- What implications does a move to the cloud have for cybersecurity?
- How can organizations feel secure with a fully cloud-native approach for our highly regulated, data intensive industry?
- Why are on-premises technology solutions ineffective at maintaining the necessary level of security against cybercriminals?
- Should organizations take a middle-ground approach or a transition that’s more gradual?
- How can fund managers and their boards evaluate whether their providers understand how to maximize security in the cloud?
With the cost of global cybercrime set to grow by 15 percent per year, reaching $10.5 trillion annually by 2025, according to Cybersecurity Ventures, cybersecurity is increasingly top of mind for all organizations. Cybercrime, including ransomware, denial of service attacks and data exfiltration, is one of the greatest threats to business today, financially, operationally, and from a brand reputational point of view.
Given the investment management industry stewards $24 trillion in assets owned by over 100 million shareholders in the US alone, organizations must think differently to keep investors, their data and their assets, including life savings and pensions, secure. Indeed, earlier this year the Securities and Exchange Commission proposed cybersecurity risk management rules and amendments for registered investment advisers and funds.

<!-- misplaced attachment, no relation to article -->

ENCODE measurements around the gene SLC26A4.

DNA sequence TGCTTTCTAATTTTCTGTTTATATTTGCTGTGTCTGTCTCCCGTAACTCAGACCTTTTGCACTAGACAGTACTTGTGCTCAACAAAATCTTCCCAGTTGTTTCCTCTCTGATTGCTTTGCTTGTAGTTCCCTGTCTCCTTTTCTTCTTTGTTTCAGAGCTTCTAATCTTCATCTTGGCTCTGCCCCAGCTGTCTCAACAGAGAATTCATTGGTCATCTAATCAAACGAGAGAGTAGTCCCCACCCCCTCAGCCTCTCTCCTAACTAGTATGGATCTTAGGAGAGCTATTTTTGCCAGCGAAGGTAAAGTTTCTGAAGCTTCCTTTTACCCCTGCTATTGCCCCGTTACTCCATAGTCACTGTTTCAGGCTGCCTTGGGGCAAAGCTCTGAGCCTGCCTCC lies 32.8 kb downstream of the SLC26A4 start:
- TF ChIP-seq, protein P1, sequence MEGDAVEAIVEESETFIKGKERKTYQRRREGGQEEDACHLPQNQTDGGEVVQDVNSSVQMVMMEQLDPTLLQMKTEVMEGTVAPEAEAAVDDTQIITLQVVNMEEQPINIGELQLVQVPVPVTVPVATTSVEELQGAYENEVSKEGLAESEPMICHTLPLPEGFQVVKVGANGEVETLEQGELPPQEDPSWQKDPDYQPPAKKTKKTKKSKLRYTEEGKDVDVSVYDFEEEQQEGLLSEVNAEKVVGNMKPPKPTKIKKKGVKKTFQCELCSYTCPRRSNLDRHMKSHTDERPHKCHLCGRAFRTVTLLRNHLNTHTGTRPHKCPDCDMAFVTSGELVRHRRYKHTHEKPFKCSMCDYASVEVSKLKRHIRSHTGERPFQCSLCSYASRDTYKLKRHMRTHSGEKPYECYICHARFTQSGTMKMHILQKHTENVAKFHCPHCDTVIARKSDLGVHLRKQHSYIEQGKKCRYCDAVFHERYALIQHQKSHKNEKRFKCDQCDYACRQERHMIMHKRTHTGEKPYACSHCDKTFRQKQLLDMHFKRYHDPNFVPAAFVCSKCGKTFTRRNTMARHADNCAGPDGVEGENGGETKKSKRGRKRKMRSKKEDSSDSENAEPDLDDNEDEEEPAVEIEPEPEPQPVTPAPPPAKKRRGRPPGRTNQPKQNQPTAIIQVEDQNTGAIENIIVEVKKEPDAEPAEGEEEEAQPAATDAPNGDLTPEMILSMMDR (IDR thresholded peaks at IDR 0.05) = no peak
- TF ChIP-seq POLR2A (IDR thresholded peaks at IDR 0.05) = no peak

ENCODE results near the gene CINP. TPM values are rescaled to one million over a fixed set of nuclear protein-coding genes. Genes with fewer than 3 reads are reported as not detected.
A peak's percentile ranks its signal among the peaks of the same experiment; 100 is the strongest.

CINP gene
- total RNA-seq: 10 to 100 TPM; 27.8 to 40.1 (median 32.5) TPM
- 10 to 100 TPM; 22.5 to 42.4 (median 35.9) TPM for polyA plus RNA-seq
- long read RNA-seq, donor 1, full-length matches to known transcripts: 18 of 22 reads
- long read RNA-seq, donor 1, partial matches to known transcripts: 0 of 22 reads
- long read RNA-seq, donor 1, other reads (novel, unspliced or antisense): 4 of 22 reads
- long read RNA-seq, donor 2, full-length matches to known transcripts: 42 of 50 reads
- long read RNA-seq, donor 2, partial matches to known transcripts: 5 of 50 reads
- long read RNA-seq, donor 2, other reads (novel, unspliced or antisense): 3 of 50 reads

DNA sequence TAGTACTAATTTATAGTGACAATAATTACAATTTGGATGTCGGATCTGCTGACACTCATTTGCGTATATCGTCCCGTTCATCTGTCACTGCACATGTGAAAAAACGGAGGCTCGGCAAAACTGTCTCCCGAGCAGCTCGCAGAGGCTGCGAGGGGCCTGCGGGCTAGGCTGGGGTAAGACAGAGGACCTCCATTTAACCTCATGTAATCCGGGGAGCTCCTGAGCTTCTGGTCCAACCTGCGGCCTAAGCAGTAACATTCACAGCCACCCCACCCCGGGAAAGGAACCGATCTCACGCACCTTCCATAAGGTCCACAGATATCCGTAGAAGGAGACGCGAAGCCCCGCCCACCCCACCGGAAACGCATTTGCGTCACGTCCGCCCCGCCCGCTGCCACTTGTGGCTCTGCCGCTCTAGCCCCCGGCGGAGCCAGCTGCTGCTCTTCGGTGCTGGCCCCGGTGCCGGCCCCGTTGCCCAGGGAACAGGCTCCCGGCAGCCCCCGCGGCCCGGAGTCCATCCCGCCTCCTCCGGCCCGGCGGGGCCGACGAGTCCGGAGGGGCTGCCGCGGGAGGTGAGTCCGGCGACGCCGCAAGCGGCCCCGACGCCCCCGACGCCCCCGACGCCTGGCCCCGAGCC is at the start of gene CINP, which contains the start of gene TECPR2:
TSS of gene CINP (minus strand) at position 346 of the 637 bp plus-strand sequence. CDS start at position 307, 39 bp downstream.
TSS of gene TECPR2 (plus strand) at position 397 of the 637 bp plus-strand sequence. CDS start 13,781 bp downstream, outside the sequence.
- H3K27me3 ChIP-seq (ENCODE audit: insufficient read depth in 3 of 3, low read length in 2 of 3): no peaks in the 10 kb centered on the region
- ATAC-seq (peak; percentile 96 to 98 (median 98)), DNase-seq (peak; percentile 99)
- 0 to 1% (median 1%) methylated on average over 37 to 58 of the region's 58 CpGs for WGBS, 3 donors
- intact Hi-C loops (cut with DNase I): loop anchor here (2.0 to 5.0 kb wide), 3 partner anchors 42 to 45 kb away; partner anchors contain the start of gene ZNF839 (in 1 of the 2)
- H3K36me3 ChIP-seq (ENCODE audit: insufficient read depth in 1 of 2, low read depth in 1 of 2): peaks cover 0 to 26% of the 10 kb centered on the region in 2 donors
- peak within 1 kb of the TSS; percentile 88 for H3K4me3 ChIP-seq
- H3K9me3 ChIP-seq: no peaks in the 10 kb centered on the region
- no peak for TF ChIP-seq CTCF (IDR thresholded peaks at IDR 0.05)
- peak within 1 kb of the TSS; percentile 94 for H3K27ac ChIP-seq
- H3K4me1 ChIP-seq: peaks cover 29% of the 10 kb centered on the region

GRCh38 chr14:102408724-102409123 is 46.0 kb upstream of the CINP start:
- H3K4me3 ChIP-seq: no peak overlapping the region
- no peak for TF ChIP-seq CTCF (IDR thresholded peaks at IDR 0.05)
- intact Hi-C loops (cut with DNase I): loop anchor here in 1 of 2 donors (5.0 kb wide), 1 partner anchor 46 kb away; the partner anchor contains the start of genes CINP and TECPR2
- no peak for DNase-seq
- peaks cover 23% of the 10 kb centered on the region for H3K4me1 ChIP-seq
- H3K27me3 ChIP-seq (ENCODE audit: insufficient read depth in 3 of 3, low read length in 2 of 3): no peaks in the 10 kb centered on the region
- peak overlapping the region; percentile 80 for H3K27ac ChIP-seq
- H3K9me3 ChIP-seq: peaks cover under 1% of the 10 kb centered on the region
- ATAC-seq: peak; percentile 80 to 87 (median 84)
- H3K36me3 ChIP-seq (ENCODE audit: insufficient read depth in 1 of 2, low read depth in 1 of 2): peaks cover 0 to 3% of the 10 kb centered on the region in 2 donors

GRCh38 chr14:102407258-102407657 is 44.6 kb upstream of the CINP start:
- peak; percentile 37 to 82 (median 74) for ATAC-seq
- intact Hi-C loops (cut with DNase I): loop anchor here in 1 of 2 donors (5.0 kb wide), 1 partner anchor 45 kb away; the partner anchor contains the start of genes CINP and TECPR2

Cybercrime and the cybersecurity needed to mitigate the potential crimes are driven by technology advances and digitalization, including the move to the cloud. Thanks to this shift in how organizations operate, traditional business continuity processes (BCP) and approaches no longer apply.
So how can the industry use modern thinking and technology to get ahead of, and stay ahead of, technology-savvy and increasingly audacious cybercriminals?
FundGuard’s Alan Schneider sat down with Yaniv Zecharya, FundGuard’s CTO (and former R&D Head at SalesForce Israel), for his take on how investment managers and boards of directors can leverage the benefits and security of the cloud to apply a proactive, scalable and best practice approach to cybersecurity processes and policies.
AS: What implications does a move to the cloud have for cybersecurity?
YZ: Broadly defined, “moving to the cloud” means porting existing software to function in a new cloud data center such as Azure or AWS, or developing new applications using cloud-native technologies.